Corruption in IPL: Trial court discharges Sreesanth, Chavan, Chandila
Charges against Sreesanth, Ankeet Chavan and Ajit Chandila, who had been charge-sheeted for the IPL 2013 corruption scandal, were dropped by a trial court in Delhi on Saturday. The court's decision, however, did not have an impact on the life bans imposed by the BCCI on Sreesanth and Chavan. The three were among 42 individuals acquitted by the court on grounds of lack of sufficient evidence for prosecution under the Maharashtra Control of Organised Crime Act (MCOCA).
The three cricketers were arrested in May-June 2013 for their alleged involvement in betting and spot-fixing during the IPL. While Sreesanth and Chavan were granted bail within a month, Chandila had to spend more than three months in prison before he was released on bail. The BCCI banned Sreesanth and Chavan in September 2013, while Chandila's case is pending before the board's disciplinary committee.
With the absence of a specific criminal law to deal with spot-fixing in India, the cricketers were charge-sheeted for offences under the Indian Penal Code and provisions of the MCOCA. The court, however, said there was not enough evidence for charges to be framed under the MCOCA, a special law passed by the Maharashtra state government to tackle organised crime syndicates and terrorism which contains far stricter provisions relating to bail and admissibility of confessions compared to the Indian Penal Code
In its reaction to the court's decision, the BCCI said its disciplinary action would remain unaltered. "Any disciplinary proceeding or decision taken by the BCCI is independent to any criminal proceeding and has no bearing. The decisions of the BCCI, based on its independent disciplinary action, shall remain unaltered," the board said in a press release.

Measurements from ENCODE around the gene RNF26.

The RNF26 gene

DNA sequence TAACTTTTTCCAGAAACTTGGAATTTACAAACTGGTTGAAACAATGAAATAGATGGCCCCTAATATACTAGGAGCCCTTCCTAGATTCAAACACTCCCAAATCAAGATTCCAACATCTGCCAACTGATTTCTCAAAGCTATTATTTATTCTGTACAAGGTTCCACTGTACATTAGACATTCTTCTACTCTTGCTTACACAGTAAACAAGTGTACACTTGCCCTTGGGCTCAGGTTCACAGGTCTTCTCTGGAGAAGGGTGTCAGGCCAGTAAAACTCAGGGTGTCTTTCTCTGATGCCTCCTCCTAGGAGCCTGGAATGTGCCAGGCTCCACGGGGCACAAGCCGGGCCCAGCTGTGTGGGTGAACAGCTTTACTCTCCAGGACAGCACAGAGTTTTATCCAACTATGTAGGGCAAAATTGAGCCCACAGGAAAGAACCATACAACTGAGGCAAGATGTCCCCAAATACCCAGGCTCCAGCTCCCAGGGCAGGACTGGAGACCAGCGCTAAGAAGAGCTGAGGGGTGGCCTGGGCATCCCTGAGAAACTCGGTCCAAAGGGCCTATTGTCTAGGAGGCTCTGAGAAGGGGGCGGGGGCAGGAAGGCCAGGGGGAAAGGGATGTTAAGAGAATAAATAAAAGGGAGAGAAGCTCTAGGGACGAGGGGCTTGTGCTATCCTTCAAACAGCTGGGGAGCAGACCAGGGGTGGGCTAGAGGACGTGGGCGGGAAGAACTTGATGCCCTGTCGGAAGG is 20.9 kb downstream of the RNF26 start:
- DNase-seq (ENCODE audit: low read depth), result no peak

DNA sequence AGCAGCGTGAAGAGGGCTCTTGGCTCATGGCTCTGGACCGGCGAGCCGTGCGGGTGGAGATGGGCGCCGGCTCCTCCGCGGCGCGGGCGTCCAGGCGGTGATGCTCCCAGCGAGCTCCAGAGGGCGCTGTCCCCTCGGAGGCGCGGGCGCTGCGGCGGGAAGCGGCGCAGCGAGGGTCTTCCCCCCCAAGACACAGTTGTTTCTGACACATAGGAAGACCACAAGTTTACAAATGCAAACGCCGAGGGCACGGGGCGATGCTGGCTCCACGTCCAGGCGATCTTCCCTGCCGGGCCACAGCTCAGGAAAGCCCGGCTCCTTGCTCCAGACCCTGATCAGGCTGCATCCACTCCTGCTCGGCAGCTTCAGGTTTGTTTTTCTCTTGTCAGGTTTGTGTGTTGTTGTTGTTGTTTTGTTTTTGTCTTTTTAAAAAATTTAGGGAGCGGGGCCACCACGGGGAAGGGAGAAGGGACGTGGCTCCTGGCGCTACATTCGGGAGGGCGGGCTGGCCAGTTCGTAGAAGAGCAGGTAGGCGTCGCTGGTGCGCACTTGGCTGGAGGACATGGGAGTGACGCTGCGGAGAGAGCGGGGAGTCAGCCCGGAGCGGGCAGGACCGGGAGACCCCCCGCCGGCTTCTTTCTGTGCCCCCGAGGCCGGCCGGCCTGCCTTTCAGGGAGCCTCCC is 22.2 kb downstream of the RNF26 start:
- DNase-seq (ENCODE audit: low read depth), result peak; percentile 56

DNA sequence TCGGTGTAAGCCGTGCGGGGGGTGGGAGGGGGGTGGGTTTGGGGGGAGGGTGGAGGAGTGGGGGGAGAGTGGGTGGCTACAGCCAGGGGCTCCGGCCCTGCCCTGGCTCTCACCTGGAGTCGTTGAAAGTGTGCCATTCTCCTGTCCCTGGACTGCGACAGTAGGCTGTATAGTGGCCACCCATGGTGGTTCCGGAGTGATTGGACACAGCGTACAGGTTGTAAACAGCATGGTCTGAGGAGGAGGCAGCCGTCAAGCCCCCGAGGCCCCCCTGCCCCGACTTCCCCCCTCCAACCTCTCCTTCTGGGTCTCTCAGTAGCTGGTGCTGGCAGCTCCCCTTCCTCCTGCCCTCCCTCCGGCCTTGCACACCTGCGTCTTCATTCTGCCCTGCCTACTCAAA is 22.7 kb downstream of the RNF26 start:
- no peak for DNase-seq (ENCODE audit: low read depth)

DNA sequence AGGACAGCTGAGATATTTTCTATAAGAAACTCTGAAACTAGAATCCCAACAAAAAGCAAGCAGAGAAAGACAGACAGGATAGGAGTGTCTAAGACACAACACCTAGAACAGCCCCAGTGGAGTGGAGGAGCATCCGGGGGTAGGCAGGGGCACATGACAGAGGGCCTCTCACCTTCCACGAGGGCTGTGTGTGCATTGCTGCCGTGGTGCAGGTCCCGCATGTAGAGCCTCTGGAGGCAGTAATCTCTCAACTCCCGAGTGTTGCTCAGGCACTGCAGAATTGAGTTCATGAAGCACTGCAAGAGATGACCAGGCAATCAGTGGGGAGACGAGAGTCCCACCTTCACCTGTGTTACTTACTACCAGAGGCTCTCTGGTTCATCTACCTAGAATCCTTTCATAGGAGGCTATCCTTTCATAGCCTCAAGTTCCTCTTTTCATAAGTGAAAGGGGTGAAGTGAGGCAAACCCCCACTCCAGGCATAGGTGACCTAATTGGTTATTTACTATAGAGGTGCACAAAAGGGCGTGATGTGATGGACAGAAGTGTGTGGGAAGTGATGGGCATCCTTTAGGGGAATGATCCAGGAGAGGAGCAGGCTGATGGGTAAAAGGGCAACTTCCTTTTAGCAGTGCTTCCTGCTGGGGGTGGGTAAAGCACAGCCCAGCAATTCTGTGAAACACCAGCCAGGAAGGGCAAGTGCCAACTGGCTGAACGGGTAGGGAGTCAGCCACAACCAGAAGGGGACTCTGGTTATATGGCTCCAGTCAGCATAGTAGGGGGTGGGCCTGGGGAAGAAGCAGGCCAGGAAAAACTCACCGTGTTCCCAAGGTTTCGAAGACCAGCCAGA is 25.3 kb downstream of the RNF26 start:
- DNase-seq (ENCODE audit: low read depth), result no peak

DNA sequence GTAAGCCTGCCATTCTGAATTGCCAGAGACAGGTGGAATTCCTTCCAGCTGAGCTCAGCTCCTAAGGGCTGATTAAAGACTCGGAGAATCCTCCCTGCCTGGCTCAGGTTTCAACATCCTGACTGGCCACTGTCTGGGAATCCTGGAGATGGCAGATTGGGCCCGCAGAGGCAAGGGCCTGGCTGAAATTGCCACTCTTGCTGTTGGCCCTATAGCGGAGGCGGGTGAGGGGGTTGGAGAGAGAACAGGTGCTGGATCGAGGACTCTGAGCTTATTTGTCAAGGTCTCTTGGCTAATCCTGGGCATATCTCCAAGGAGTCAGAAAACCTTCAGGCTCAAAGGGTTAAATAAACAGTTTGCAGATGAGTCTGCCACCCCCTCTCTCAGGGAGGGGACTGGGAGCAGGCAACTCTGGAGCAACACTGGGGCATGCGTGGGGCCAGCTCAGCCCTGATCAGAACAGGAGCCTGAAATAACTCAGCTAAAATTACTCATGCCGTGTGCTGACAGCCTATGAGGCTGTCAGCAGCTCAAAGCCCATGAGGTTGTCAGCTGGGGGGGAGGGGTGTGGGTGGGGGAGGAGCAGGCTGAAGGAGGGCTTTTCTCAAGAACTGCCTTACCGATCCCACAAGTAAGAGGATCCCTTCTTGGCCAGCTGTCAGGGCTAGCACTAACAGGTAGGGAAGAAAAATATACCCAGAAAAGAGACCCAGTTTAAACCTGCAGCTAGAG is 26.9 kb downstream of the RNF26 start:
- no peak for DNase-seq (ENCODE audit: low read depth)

The three cricketers, were, however, hopeful of returning to the game. Sreesanth said he wanted to start training as soon as possible to get back into the selection process. "I'm very, very happy. I want to thank God," he said. "I will try to start training properly as soon as possible, I wasn't allowed anything. Hopefully I can get permission from BCCI to use their facilities so that I can get fit and come into the selection process."
Reacting to the court's decision, Chandila said the period following the spot-fixing scandal was "the worst of my life".
Chavan also expressed hope of returning to the game: "So far I just know that I have been given a discharge and now I am looking forward to play cricket. So let's see how it goes. I am taking it step by step. It was tough for me as a cricketer. It was a tough time but I got through with support from family and friends. I am sure I will be back to cricket again."
Suhrith Parthasarthy, a lawyer, believed, however, that the trial court's decision would have little impact on the 'civil consequences' faced by the cricketers.
"They were charged under a law that was meant to deal with organised crime in Maharashtra and the charges have been cleared because the prosecution was unable to produce before the court sufficient evidence to prove their charges," Parthasarthy told ESPNcricinfo,"In criminal law, the kind of evidence the prosecution needs to bring to court is a kind of evidence that shows beyond reasonable doubt that these individuals had committed the offences under the MCOCA. Obviously the Delhi Police was unable to do it in this case and therefore the court has cleared them of all these charges. This does not mean that the other civil consequences that Sreesanth and the other cricketers would face follow. Those would continue to apply."